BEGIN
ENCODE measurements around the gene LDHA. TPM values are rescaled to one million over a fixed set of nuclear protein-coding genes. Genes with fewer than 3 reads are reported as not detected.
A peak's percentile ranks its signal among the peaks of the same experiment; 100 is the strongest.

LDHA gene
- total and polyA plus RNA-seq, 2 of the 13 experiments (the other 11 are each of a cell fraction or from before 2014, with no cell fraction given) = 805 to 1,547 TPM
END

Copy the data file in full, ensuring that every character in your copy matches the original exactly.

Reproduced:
ENCODE measurements around the gene LDHA. TPM values are rescaled to one million over a fixed set of nuclear protein-coding genes. Genes with fewer than 3 reads are reported as not detected.
A peak's percentile ranks its signal among the peaks of the same experiment; 100 is the strongest.

LDHA gene
- total and polyA plus RNA-seq, 2 of the 13 experiments (the other 11 are each of a cell fraction or from before 2014, with no cell fraction given) = 805 to 1,547 TPM